Gardening in small spaces: How I transformed my eighth of an acre in Athi River

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Otieno’s garden at his home in Machakos on August 14, 2023. PHOTO | LUCY WANJIRU | NMG

What do you do when your land is only an eighth of an acre and you want a beautiful garden? For some homeowners, an eighth seems too small to add lots of greenery.

But Philip Otieno says to maximise space, you build your mansionette in the middle of the land, then create a symmetrical greenery and flowering garden.

At his home in Athi River, Philip has created his small green space disproving the idea that you must have a large piece of land to enjoy lush pemba grass, purple hydrangeas, Jasmine creepers, palm trees and succulents.

He did the most that he could with what he had.

Our one-hour journey to his home is dusty and hot but when we got to Philip’s home it was cool. His is a garden within a ‘desert’.

Outside his home compound, he has grown a hedge Hottentot fig that produces purple flowers. This succulent plant has helped to maintain the green, lush foliage outside his compound.

While squeezing a leaf of the succulent, Philip says, “It stores water for a long time. They are watered once every two weeks but they maintain the green colour all through.”


Hottentot fig hedge growing outside Otieno’s home in Machakos on August 14, 2023. PHOTO | LUCY WANJIRU | NMG

Within the hedge, Philip has also grown the Alcaria trees and the cypress shrub. To vary the green, he has also grown the fire euphorbia which brings a variety in colour.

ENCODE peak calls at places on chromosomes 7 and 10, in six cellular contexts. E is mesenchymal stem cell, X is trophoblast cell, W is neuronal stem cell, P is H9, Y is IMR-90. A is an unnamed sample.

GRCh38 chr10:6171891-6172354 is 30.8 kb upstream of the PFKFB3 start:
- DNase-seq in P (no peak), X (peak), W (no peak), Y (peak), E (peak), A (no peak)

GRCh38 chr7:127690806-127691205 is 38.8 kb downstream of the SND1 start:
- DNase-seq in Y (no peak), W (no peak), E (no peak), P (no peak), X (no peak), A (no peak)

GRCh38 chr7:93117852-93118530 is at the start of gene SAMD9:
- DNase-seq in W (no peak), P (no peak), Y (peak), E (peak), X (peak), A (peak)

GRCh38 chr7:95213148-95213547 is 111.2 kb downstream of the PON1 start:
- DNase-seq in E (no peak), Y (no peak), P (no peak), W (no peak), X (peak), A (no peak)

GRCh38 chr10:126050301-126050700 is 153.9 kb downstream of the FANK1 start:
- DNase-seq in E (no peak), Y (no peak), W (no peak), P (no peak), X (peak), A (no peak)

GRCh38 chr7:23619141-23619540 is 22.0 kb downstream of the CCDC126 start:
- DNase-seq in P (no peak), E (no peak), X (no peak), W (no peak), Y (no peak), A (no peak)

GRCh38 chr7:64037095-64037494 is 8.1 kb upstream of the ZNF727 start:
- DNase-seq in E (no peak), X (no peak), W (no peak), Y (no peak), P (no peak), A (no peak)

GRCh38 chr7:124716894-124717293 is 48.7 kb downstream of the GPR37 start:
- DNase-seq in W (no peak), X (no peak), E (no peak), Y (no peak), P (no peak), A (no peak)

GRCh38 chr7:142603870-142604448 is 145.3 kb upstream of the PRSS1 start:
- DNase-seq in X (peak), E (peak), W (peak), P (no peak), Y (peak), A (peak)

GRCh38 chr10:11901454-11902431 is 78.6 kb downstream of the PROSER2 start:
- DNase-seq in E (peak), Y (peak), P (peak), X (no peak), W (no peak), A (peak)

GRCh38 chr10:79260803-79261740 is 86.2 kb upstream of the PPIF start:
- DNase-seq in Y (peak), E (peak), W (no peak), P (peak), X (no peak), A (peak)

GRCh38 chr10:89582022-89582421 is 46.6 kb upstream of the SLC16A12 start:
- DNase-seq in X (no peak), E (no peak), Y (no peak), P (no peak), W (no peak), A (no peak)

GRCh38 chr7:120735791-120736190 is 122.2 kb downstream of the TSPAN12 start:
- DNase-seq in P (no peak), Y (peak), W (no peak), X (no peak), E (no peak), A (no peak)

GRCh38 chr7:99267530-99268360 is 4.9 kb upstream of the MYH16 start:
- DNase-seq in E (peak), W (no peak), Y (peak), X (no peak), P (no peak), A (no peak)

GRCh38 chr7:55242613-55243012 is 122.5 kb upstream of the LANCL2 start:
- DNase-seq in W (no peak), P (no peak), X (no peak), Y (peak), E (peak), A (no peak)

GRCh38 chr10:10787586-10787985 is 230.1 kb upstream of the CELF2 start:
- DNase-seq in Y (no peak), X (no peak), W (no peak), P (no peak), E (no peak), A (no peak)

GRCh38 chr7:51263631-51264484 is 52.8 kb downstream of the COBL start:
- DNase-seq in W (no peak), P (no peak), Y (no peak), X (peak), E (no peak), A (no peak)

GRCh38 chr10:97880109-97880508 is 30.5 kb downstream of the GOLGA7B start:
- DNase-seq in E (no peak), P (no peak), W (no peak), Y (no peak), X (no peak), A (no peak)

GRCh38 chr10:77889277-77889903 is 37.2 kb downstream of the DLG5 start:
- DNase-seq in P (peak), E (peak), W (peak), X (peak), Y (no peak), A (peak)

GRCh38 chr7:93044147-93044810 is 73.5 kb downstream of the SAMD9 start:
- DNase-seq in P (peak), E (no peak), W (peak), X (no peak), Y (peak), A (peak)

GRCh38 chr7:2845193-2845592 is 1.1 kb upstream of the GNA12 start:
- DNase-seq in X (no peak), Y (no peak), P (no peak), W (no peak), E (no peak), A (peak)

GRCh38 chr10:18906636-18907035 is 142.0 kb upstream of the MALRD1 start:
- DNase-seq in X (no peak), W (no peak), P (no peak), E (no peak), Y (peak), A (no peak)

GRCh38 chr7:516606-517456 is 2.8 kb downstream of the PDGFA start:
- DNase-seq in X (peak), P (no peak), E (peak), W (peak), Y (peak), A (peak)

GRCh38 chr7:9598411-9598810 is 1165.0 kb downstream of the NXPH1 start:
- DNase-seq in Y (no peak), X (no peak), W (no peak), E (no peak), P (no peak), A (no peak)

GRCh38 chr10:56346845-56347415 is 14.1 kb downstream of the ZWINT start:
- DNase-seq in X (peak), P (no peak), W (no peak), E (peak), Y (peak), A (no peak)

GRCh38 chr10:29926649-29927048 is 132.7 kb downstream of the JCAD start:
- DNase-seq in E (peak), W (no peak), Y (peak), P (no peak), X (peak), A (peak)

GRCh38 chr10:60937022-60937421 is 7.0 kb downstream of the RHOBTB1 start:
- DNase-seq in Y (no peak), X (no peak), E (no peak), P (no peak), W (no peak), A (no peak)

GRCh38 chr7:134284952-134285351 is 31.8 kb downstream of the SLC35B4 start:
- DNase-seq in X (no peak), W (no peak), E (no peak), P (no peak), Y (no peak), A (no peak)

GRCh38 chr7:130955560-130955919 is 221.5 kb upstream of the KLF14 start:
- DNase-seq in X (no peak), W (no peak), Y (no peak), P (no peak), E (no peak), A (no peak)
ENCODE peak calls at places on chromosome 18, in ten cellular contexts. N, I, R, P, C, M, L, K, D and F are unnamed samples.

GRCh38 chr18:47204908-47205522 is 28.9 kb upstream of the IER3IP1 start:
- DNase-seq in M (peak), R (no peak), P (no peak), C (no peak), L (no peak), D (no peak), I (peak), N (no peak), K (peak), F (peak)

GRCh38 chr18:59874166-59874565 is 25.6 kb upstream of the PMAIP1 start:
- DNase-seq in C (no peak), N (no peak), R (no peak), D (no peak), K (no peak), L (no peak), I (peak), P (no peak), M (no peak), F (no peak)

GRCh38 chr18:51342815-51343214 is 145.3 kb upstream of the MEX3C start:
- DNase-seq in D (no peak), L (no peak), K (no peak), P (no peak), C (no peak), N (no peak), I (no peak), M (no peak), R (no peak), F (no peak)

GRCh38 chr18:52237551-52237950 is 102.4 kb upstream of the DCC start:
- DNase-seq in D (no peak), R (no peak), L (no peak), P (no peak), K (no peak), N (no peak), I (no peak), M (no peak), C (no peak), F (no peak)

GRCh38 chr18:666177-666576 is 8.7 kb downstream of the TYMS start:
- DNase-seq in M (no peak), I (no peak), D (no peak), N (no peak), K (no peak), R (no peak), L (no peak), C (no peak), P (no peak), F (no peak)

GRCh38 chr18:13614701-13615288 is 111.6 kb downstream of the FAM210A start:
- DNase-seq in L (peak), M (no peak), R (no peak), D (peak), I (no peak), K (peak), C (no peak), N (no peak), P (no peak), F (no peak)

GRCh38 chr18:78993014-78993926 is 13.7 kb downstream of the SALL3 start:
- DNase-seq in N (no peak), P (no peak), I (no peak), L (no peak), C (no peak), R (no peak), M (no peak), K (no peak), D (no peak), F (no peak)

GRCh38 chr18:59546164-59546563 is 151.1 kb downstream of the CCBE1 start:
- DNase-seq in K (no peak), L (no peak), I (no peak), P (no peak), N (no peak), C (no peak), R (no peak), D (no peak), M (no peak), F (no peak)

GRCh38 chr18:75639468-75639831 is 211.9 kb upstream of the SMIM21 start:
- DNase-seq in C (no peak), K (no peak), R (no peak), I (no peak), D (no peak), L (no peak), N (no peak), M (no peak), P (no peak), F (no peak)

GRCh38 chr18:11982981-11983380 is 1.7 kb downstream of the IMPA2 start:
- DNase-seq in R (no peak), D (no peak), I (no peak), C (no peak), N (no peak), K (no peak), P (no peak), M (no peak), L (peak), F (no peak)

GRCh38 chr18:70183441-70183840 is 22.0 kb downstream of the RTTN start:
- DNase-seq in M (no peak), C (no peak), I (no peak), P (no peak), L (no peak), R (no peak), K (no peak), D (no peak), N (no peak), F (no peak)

“Everything out here is green but then the pinkish fire euphorbia acts as a neutraliser,” he says.

His love for greenery was inspired by the fact that he wanted to turn his family home into a homely place.

“When we moved here, it was all concrete and I wanted a softer and more subtle place. Most of the plants we have produce flowers and make the place more lively.”

The 38-year-old accountant takes charge of caring for his garden.

As a man doing gardening he says, “I just love gardening. Plants tone down the concrete jungle. Every morning after breakfast, I go around my garden. Not only is it therapeutic but it also gives me a chance to inspect my garden and see what is not working and what needs to be improved. I need to inspect my garden for at least 15 or 20 minutes. It gives me a warm feeling like I am at home because most of the time I work from home,” he says.

The garden is one year and eight months old. The avid gardener likes having everything done in an organised and professional way.

“For the outside, I brought in a landscape architect to do the planning of the garden and for the implementation of the design I engaged Anthony Musau, the garden designer.”

The garden design

The garden is very organised. Everything in it has to have a purpose. His lawn comprises hardy pemba grass growing neatly.


A section of a garden at Otieno’s home in Machakos on August 14, 2023. PHOTO | LUCY WANJIRU | NMG

“When I stand here (he stands at one edge of his garden), I would like to see a straight line to the other edge of the garden,” says Philip of his desire for a perfect garden.

He adds, “If you look at the structure of the place everything is either symmetrical or it has a purpose. On one side of the garden we have a traveller's palm and on the other end, there must be a traveller's palm.”

On the brick wall facing the road, Philip has grown large-leafed climbers and creepers that he says capture dust and prevent it from getting to the house. It is also in his front yard that you are introduced to the pattern of organising that he needs in his garden.


A section of a garden at Otieno’s home in Machakos on August 14, 2023. PHOTO | LUCY WANJIRU | NMG

Next to the traveller's palm, he has grown the beautifully pink oleander rose and the Sago palm which he says cannot grow beyond the level of his windows as he does not want it blocking the light getting into his house through the window.